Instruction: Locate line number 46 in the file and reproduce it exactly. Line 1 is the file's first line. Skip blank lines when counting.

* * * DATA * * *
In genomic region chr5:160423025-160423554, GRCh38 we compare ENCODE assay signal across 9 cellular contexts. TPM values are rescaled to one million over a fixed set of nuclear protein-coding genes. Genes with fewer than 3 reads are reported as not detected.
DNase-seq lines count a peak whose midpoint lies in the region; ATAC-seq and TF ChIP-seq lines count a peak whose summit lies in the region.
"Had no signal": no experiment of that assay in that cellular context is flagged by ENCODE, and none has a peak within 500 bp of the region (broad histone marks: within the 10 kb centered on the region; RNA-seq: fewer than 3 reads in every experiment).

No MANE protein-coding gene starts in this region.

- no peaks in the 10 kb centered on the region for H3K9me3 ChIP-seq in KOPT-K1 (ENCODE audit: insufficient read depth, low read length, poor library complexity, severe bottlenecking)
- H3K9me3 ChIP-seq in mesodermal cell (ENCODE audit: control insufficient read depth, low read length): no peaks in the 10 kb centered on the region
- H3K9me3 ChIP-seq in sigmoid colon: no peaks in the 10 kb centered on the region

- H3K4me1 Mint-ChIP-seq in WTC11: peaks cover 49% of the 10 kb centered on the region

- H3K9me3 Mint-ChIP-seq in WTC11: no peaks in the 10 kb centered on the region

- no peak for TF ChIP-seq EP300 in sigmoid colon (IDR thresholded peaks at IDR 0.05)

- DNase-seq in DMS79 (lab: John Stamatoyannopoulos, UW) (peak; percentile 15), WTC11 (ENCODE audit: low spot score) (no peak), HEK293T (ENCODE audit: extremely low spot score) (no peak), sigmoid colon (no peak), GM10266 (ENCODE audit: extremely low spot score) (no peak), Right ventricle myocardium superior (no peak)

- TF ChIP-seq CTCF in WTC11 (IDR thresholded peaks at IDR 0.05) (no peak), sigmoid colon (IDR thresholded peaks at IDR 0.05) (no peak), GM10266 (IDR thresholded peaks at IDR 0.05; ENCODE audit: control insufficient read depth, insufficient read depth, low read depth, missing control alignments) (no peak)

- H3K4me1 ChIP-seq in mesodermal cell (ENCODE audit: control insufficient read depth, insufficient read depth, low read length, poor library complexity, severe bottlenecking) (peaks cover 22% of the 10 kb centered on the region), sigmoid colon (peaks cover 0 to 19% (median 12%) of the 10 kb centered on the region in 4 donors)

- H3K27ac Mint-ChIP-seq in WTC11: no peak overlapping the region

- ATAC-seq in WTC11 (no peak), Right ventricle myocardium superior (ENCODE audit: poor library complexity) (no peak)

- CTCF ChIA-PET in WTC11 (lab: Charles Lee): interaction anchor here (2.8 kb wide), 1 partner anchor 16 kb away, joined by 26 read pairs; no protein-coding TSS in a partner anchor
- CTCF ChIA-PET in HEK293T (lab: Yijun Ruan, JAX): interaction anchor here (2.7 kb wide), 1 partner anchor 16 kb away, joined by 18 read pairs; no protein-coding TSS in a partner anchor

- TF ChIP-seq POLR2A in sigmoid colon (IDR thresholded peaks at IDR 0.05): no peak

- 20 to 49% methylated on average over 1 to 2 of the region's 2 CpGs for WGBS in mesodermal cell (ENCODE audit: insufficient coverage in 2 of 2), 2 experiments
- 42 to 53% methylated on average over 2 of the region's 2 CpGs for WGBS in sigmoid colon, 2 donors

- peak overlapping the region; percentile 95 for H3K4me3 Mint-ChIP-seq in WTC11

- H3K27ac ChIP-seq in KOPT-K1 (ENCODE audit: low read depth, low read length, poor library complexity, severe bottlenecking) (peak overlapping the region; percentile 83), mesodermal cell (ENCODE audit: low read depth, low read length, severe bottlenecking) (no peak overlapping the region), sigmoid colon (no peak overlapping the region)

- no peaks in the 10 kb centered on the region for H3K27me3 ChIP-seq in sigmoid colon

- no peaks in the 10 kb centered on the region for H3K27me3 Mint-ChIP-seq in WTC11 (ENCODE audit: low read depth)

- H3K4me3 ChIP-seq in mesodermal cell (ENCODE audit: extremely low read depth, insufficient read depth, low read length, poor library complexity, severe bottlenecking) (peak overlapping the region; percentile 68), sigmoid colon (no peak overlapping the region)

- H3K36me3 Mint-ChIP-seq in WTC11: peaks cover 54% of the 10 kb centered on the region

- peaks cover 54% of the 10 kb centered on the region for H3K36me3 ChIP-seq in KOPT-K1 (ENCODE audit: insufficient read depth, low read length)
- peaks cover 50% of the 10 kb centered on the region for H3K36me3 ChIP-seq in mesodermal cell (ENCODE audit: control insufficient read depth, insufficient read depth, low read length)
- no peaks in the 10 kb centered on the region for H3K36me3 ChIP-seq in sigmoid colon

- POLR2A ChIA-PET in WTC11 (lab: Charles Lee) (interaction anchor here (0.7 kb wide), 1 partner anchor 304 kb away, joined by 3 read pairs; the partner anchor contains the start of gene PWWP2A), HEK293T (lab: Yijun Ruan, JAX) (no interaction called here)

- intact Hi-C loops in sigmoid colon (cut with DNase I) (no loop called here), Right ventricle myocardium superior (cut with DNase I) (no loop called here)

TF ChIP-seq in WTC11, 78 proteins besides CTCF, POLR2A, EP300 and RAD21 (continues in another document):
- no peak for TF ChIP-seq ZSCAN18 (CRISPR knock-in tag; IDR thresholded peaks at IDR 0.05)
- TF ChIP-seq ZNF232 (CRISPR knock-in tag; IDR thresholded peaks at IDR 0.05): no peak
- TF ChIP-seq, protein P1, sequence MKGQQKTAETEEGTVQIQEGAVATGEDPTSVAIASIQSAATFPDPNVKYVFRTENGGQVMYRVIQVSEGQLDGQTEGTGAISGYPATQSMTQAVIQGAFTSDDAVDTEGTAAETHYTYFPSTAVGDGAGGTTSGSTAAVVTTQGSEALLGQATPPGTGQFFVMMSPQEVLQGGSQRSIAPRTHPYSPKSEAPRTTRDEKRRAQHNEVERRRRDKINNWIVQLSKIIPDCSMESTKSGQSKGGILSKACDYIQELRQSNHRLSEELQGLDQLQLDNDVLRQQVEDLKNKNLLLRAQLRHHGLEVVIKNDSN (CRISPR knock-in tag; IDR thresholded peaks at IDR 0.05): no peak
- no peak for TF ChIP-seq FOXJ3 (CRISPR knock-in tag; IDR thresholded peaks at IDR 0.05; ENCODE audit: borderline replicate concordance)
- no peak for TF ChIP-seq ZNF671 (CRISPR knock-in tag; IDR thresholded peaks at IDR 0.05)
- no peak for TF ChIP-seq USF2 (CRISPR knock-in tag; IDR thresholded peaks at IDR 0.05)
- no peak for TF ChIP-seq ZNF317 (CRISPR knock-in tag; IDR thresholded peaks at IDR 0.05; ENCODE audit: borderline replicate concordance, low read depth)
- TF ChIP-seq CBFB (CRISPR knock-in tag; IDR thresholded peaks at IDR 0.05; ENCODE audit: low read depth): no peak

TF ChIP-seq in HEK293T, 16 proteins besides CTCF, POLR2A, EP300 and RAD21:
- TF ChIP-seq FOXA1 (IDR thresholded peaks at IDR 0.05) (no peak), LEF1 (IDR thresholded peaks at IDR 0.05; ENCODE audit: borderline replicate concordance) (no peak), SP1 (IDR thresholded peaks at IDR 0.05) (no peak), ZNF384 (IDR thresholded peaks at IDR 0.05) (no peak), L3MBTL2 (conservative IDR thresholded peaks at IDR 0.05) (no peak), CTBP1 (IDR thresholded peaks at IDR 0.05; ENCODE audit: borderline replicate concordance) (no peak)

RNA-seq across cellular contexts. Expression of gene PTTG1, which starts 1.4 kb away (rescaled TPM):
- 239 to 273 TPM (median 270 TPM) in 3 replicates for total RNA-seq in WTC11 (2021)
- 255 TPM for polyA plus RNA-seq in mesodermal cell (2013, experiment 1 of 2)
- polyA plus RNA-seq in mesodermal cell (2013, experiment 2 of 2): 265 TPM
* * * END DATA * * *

- polyA plus RNA-seq in mesodermal cell (2013, experiment 2 of 2): 265 TPM